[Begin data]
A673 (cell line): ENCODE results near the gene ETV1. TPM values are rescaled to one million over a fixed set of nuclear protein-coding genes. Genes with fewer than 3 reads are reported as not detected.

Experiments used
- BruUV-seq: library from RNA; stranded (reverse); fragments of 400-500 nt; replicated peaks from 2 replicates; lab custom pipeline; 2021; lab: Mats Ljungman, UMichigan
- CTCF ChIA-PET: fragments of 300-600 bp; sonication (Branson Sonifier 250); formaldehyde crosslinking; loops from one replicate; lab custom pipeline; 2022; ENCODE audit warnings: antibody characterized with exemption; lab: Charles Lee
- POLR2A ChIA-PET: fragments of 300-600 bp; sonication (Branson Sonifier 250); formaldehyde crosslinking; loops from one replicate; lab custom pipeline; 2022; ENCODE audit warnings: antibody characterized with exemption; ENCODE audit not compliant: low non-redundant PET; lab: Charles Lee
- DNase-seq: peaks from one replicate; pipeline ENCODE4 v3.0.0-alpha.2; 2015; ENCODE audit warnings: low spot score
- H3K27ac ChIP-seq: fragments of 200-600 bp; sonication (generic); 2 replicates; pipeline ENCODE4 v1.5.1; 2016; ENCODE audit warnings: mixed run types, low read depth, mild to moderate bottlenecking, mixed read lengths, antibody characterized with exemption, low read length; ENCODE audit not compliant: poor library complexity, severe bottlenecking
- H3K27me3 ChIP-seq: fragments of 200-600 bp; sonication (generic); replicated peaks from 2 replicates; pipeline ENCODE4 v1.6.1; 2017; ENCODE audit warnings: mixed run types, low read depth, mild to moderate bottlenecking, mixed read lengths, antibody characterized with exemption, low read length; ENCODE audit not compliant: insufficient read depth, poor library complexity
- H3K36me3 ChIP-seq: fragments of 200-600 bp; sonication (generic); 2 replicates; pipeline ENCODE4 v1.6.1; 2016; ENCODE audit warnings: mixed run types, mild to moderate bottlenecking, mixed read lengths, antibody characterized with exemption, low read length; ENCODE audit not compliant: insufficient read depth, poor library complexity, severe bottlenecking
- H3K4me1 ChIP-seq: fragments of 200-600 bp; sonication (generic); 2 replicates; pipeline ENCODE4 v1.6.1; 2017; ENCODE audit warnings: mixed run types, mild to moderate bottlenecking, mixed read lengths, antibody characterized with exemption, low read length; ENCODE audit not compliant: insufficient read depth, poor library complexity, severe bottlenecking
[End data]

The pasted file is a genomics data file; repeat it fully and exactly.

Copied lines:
A673 (cell line): ENCODE results near the gene ETV1. TPM values are rescaled to one million over a fixed set of nuclear protein-coding genes. Genes with fewer than 3 reads are reported as not detected.

Experiments used
- BruUV-seq: library from RNA; stranded (reverse); fragments of 400-500 nt; replicated peaks from 2 replicates; lab custom pipeline; 2021; lab: Mats Ljungman, UMichigan
- CTCF ChIA-PET: fragments of 300-600 bp; sonication (Branson Sonifier 250); formaldehyde crosslinking; loops from one replicate; lab custom pipeline; 2022; ENCODE audit warnings: antibody characterized with exemption; lab: Charles Lee
- POLR2A ChIA-PET: fragments of 300-600 bp; sonication (Branson Sonifier 250); formaldehyde crosslinking; loops from one replicate; lab custom pipeline; 2022; ENCODE audit warnings: antibody characterized with exemption; ENCODE audit not compliant: low non-redundant PET; lab: Charles Lee
- DNase-seq: peaks from one replicate; pipeline ENCODE4 v3.0.0-alpha.2; 2015; ENCODE audit warnings: low spot score
- H3K27ac ChIP-seq: fragments of 200-600 bp; sonication (generic); 2 replicates; pipeline ENCODE4 v1.5.1; 2016; ENCODE audit warnings: mixed run types, low read depth, mild to moderate bottlenecking, mixed read lengths, antibody characterized with exemption, low read length; ENCODE audit not compliant: poor library complexity, severe bottlenecking
- H3K27me3 ChIP-seq: fragments of 200-600 bp; sonication (generic); replicated peaks from 2 replicates; pipeline ENCODE4 v1.6.1; 2017; ENCODE audit warnings: mixed run types, low read depth, mild to moderate bottlenecking, mixed read lengths, antibody characterized with exemption, low read length; ENCODE audit not compliant: insufficient read depth, poor library complexity
- H3K36me3 ChIP-seq: fragments of 200-600 bp; sonication (generic); 2 replicates; pipeline ENCODE4 v1.6.1; 2016; ENCODE audit warnings: mixed run types, mild to moderate bottlenecking, mixed read lengths, antibody characterized with exemption, low read length; ENCODE audit not compliant: insufficient read depth, poor library complexity, severe bottlenecking
- H3K4me1 ChIP-seq: fragments of 200-600 bp; sonication (generic); 2 replicates; pipeline ENCODE4 v1.6.1; 2017; ENCODE audit warnings: mixed run types, mild to moderate bottlenecking, mixed read lengths, antibody characterized with exemption, low read length; ENCODE audit not compliant: insufficient read depth, poor library complexity, severe bottlenecking